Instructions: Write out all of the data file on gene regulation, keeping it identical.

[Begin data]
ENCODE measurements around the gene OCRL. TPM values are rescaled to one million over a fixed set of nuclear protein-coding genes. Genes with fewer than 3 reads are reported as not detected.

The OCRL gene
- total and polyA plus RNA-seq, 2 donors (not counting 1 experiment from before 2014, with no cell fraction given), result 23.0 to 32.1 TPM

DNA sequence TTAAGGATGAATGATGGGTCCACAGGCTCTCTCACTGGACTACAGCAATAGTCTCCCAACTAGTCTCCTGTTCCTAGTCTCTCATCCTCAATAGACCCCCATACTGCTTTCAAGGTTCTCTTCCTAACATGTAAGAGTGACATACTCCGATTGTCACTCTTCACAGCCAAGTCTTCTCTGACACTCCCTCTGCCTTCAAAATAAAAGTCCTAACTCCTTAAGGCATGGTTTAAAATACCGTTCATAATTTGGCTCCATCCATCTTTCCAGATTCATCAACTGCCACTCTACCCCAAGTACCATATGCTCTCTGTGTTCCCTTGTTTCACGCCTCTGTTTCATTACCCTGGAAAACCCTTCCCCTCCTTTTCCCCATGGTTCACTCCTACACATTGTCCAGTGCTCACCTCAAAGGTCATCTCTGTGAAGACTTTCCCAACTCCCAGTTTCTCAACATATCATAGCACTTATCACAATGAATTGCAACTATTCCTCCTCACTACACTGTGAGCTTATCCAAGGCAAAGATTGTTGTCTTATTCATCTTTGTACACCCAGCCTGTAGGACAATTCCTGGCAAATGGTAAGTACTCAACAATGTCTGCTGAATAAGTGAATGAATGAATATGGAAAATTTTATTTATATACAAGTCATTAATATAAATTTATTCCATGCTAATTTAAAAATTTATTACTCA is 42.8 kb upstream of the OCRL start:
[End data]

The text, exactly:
ENCODE measurements around the gene OCRL. TPM values are rescaled to one million over a fixed set of nuclear protein-coding genes. Genes with fewer than 3 reads are reported as not detected.

The OCRL gene
- total and polyA plus RNA-seq, 2 donors (not counting 1 experiment from before 2014, with no cell fraction given), result 23.0 to 32.1 TPM

DNA sequence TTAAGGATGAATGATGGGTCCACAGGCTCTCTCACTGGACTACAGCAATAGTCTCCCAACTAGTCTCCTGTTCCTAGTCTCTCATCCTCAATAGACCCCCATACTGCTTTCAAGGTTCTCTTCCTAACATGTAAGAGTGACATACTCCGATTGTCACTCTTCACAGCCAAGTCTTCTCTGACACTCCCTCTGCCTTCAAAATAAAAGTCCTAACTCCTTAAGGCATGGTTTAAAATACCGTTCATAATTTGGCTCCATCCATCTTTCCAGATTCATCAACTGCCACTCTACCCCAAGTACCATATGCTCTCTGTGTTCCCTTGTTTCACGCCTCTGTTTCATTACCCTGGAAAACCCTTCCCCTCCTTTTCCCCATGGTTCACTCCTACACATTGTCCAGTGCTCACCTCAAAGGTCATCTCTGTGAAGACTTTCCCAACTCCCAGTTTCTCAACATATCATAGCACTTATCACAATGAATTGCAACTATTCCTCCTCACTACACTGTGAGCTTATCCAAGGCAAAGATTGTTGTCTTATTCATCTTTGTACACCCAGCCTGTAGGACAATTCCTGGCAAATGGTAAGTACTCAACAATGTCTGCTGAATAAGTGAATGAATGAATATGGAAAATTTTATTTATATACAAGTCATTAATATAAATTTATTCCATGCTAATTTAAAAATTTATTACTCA is 42.8 kb upstream of the OCRL start: